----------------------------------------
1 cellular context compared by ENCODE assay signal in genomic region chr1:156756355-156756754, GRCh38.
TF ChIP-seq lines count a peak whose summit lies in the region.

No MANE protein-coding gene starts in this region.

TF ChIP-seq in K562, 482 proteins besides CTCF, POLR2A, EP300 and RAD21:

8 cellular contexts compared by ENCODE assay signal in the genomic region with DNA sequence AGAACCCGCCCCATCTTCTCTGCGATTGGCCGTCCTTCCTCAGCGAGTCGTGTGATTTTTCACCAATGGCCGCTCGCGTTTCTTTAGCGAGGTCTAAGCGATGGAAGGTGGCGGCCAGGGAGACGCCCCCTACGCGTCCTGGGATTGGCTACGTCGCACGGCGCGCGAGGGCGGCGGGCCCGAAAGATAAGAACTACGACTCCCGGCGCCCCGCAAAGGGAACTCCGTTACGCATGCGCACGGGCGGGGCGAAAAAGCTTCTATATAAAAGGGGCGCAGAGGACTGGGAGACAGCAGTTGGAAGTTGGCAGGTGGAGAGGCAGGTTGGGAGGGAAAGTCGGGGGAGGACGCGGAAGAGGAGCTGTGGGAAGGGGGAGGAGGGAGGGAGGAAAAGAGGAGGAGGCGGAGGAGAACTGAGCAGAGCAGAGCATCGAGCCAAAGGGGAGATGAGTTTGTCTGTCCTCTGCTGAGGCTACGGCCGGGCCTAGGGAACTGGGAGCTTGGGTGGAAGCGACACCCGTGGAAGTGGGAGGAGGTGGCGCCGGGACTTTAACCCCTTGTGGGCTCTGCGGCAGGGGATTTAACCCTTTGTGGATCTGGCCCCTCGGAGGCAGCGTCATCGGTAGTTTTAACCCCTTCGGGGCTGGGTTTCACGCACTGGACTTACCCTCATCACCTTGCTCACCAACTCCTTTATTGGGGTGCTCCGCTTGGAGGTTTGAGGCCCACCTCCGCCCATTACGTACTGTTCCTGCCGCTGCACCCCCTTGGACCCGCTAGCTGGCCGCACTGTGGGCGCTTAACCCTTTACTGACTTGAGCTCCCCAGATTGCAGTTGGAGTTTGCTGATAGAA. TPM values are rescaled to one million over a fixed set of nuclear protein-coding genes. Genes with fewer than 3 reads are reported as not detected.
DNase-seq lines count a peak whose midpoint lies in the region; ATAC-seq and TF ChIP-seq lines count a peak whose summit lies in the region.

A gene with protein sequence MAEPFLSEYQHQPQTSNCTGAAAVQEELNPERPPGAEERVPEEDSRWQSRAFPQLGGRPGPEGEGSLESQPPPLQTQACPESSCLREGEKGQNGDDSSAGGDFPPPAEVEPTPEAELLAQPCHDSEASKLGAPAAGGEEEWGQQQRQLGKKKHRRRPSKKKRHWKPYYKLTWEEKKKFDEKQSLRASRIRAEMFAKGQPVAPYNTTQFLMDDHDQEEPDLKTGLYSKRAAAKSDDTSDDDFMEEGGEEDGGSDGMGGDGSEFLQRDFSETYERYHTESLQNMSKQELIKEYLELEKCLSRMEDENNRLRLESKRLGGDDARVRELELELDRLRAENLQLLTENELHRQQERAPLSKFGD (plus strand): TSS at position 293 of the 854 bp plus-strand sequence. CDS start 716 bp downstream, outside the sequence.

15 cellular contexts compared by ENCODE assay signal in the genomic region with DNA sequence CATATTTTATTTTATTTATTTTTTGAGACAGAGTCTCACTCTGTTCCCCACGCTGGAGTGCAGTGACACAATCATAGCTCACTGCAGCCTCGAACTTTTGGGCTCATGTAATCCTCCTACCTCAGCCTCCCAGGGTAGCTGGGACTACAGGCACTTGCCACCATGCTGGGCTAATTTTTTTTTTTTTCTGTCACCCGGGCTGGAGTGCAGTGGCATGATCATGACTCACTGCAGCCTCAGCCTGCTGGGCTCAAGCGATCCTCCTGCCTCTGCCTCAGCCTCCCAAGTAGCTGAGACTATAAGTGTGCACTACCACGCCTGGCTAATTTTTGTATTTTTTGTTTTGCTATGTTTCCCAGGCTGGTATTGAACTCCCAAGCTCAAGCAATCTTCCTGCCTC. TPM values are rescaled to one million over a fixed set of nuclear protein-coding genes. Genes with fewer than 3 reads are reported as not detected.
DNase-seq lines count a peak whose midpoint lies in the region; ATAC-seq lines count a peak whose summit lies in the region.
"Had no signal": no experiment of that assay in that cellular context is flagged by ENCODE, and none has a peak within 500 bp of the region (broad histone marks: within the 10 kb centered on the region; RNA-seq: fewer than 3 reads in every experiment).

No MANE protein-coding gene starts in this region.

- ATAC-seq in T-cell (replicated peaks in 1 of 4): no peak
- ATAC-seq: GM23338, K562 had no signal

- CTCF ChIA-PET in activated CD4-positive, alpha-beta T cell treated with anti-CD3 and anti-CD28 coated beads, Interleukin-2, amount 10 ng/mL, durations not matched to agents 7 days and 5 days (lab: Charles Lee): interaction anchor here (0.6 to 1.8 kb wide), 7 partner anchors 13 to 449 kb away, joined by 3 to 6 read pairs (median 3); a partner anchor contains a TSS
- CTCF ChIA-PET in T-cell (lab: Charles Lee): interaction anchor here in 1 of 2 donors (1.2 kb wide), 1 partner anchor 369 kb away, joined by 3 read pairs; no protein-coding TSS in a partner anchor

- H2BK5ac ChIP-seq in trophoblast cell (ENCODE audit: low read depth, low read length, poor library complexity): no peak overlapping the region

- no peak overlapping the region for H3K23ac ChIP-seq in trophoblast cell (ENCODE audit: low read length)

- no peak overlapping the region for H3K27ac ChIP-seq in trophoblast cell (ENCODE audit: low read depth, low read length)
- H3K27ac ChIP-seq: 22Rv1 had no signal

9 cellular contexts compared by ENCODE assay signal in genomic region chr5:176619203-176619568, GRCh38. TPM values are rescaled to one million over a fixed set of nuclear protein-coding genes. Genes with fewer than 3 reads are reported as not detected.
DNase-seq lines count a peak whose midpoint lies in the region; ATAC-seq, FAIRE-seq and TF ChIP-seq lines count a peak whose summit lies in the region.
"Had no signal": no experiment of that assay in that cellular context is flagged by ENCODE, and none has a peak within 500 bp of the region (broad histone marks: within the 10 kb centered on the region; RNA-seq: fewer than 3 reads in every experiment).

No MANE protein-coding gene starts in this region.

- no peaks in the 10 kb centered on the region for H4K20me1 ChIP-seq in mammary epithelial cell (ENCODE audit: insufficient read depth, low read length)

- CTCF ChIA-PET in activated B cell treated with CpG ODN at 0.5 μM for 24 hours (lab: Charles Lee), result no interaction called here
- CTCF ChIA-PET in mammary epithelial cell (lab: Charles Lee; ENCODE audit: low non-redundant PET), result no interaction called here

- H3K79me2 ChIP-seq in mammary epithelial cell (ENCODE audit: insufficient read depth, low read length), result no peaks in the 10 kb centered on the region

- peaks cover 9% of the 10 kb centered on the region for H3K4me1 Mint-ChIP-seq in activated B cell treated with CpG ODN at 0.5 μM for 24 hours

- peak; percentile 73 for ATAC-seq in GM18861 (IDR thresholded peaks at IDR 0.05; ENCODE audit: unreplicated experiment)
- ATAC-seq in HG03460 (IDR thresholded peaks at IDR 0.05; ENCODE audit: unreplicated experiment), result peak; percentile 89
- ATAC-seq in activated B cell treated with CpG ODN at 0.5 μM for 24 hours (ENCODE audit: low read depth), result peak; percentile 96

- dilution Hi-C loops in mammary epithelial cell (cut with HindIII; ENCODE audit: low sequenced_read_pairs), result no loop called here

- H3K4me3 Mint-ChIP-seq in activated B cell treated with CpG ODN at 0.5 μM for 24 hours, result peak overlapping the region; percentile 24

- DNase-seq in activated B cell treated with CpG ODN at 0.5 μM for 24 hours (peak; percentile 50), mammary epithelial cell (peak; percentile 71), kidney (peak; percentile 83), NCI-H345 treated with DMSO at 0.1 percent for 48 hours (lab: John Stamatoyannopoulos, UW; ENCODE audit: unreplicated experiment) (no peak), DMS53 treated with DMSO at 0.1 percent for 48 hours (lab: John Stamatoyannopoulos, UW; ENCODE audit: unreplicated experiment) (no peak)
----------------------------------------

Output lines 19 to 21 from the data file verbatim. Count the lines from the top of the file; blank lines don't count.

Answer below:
- H3K27ac ChIP-seq: 22Rv1 had no signal

9 cellular contexts compared by ENCODE assay signal in genomic region chr5:176619203-176619568, GRCh38. TPM values are rescaled to one million over a fixed set of nuclear protein-coding genes. Genes with fewer than 3 reads are reported as not detected.
DNase-seq lines count a peak whose midpoint lies in the region; ATAC-seq, FAIRE-seq and TF ChIP-seq lines count a peak whose summit lies in the region.